When you’re enthusiastic about jewellery, it’s easy to sometimes over-accessorise. So just watch out to make sure you’re not cluttering your look with excess. For instance, if you’re drawing attention to your neckline with a statement choker or layered necklace, don’t stack too many bracelets that compete for attention. Or, if you’re wearing bold pendant earrings, then a simple, matching necklace should be enough – or even no necklace.

How to match jewellery with your outfit

If you’ve ever been stuck wondering what jewellery to pair with which outfit, then this is for you! Just go with these handy hints:

Selecting jewellery

Consider where you’re going and what you’ll be doing, when selecting your jewellery If you’re dressing up for work and will be using your keyboard most of the day, avoid jangling bangles and hanging bracelets. Wear the longer, dressier earrings for formal events and parties and the more flamboyant pieces for casual outings.

Choose jewellery that

complements your skin tone

Jewellery is a great way to highlight your skin tone. Warm skin tones go well with yellow so gold is a good choice. Silver and white gold illuminate natural tones.

Pair busy patterns with

simple jewellery

You get a confused, gaudy look when you marry a busy print with loud, ornate jewellery.

Instead, consider simple, solid pieces.

Highlight your face with


If you want the spotlight on your face, then don a pair of statement earrings. Go for the flashy, glittering ones that make your eyes sparkle! Also, consider the shape of your face when choosing your earrings. For instance, studs and triangular earrings look best on an oval face.

– ToI

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From runways to red carpets, clogs are making a major comeback



In case you haven’t noticed, clogs are having a moment – and we’re here for it. These ’90s “it shoes” have been popping up everywhere, from runways (Alaïa, Givenchy and Gucci to name a few), to social media, and even on the red carpet (Justin Bieber wore the Balenciaga Hardcrocs to the Grammy’s.) Although they may seem like a relic of the past, the folkloric footwear have been reimagined time and again with modern twists. This time around, designers chose rubber materials, unconventional colours and cozy textures as some of the ways to update the traditional style.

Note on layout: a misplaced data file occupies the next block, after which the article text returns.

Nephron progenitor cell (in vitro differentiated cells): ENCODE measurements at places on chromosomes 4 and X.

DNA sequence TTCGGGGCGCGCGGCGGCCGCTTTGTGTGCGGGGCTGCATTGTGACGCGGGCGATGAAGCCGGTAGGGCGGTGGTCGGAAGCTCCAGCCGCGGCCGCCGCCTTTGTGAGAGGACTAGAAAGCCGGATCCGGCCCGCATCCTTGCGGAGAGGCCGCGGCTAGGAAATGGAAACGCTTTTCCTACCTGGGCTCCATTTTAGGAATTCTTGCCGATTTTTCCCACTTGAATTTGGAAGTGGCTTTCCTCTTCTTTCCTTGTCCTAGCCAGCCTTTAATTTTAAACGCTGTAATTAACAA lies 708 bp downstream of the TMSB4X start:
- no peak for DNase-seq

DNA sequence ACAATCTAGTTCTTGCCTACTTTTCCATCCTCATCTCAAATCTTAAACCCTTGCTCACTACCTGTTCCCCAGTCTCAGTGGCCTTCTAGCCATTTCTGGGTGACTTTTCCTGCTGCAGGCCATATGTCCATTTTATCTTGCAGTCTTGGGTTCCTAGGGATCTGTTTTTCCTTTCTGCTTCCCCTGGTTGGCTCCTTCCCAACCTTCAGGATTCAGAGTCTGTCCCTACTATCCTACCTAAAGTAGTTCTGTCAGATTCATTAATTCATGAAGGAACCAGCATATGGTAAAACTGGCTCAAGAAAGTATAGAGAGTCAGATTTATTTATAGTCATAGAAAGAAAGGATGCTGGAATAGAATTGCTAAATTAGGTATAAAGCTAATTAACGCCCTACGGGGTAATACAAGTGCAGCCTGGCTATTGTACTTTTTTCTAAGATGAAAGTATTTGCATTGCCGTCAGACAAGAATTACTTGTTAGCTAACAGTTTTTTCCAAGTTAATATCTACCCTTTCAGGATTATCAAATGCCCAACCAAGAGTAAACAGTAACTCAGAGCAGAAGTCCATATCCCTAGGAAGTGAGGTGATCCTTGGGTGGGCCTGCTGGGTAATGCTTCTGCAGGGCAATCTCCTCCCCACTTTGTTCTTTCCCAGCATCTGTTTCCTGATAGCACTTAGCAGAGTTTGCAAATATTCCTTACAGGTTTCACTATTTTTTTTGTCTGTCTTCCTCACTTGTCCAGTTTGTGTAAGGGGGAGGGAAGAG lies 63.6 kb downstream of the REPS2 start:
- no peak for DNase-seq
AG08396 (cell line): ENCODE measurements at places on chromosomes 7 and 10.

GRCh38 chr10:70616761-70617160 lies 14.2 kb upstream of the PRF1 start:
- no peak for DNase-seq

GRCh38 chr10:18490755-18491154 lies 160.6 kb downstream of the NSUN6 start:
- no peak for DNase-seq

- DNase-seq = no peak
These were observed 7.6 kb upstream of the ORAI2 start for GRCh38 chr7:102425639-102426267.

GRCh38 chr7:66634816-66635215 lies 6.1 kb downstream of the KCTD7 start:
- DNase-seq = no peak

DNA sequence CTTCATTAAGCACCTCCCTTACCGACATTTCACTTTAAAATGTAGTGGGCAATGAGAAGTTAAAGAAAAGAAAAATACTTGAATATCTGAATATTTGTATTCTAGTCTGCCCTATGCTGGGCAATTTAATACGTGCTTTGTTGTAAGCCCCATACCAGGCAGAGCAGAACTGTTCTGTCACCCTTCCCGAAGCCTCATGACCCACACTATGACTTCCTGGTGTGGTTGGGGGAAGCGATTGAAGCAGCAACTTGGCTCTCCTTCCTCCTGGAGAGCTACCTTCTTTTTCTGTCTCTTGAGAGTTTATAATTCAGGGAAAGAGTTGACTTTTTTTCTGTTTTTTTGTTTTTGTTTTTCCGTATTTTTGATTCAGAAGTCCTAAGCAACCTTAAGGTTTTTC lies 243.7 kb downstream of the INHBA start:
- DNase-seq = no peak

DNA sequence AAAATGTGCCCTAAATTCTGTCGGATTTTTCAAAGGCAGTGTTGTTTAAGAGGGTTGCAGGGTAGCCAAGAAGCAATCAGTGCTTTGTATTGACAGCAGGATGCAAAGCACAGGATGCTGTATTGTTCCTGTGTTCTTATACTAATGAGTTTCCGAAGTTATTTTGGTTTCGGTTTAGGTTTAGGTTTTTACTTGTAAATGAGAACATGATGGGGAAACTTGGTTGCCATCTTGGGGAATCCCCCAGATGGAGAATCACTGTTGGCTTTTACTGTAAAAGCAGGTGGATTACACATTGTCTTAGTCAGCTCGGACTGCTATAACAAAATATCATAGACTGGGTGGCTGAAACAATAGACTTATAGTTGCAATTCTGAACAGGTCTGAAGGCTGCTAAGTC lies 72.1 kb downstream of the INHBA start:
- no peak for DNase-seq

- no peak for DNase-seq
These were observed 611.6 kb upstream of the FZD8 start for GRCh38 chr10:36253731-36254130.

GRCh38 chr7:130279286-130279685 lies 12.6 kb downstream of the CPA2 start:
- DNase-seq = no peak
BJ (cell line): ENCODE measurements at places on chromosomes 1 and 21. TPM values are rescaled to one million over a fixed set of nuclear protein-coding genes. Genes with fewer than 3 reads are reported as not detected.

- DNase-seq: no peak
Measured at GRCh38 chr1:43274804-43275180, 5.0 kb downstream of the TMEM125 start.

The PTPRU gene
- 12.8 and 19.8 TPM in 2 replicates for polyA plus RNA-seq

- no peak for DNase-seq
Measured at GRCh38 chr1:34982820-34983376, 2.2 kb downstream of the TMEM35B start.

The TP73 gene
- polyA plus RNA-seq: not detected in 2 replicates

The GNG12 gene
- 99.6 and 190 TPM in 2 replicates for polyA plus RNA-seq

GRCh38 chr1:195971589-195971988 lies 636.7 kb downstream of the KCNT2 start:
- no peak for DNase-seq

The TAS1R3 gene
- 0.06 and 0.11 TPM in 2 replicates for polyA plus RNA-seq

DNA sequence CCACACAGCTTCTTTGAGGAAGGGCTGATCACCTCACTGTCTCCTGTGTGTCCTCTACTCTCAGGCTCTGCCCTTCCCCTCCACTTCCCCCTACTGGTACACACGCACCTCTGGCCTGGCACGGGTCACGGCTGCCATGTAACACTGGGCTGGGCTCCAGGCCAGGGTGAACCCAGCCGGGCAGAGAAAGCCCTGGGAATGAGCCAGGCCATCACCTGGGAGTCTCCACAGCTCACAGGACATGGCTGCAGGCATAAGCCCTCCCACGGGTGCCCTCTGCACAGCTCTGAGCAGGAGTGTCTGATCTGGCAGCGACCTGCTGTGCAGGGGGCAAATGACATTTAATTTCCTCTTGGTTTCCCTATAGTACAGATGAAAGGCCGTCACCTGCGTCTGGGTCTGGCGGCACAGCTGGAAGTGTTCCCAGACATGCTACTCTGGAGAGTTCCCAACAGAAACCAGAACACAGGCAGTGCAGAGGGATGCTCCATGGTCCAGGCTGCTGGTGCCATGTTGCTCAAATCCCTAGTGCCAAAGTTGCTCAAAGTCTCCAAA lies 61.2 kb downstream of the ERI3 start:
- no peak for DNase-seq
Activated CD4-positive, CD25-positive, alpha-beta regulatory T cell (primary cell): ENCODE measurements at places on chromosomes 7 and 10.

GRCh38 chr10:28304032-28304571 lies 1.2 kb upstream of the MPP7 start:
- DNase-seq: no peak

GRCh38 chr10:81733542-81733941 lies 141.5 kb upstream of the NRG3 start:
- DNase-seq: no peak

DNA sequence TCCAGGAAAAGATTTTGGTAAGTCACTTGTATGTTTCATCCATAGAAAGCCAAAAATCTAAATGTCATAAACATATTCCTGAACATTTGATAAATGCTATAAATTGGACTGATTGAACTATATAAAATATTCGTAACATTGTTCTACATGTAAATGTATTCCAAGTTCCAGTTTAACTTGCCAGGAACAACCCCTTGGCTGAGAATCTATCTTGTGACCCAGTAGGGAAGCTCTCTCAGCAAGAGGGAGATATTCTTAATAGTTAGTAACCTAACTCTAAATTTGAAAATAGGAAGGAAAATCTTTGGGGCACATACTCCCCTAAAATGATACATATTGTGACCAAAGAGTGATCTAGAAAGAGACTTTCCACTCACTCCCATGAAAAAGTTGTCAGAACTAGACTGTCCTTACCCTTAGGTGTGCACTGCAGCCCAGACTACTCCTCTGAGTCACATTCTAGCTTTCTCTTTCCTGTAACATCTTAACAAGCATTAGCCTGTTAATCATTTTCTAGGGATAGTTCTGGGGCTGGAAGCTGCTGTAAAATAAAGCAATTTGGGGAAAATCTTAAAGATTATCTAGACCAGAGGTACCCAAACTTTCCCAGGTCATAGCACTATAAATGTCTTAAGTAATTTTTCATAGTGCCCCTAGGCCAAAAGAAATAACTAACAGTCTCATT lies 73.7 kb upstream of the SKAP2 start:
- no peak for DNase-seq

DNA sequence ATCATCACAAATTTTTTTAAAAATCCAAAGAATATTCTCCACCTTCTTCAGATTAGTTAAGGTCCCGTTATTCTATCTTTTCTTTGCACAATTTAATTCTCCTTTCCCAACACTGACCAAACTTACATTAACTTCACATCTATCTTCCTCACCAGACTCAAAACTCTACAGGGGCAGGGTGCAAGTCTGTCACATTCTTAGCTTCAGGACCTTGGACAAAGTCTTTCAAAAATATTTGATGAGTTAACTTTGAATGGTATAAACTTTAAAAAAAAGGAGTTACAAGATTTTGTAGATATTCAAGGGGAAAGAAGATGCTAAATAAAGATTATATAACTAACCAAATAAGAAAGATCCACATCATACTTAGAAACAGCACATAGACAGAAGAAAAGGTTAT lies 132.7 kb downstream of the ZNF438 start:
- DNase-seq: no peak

Even if your aesthetic isn’t all about the ’90s, clogs make the perfect shoes for any occasion they’re stylish and comfortable enough to wear all day long and easy to slide on and off. But they also add an interesting element to jazz up your outfits as the new season starts.

Whether you choose to pair them with a flowery dress or a pair of oversized jeans, there’s something about the quirky slip-ons that people can’t get enough of.

Clogs have emerged as one of the top footwear choices for pandemic living. They function like a slipper (comfortable and easy to get into), but with elevated style (and height) — and soles sturdy enough to wear for hours.

Doctors and nurses rely on them for long shifts, as do chefs and anyone else who stands at work all day.

They look cool, giving off equal parts art teacher, with-it parent, and fashionable ceramicist. Clogs are popular from the stylish ones worn by famous people to the hippie-ish ones preferred by men.

If you’ve seen a celebrity in clogs, chances are those clogs were from No.6. It’s the brand worn by Claire Danes, Julianne Moore, Michelle Williams, and Maya Rudolph, who wore several pairs in her Amazon show Forever.

Although No.6 clogs are no longer trendy, they’re not passé either. The brand has become so ubiquitous they’re practically canonized. Its clogs come in a bunch of different styles, including sexy high heels, flat heels and come in different colours and patterns .– Hello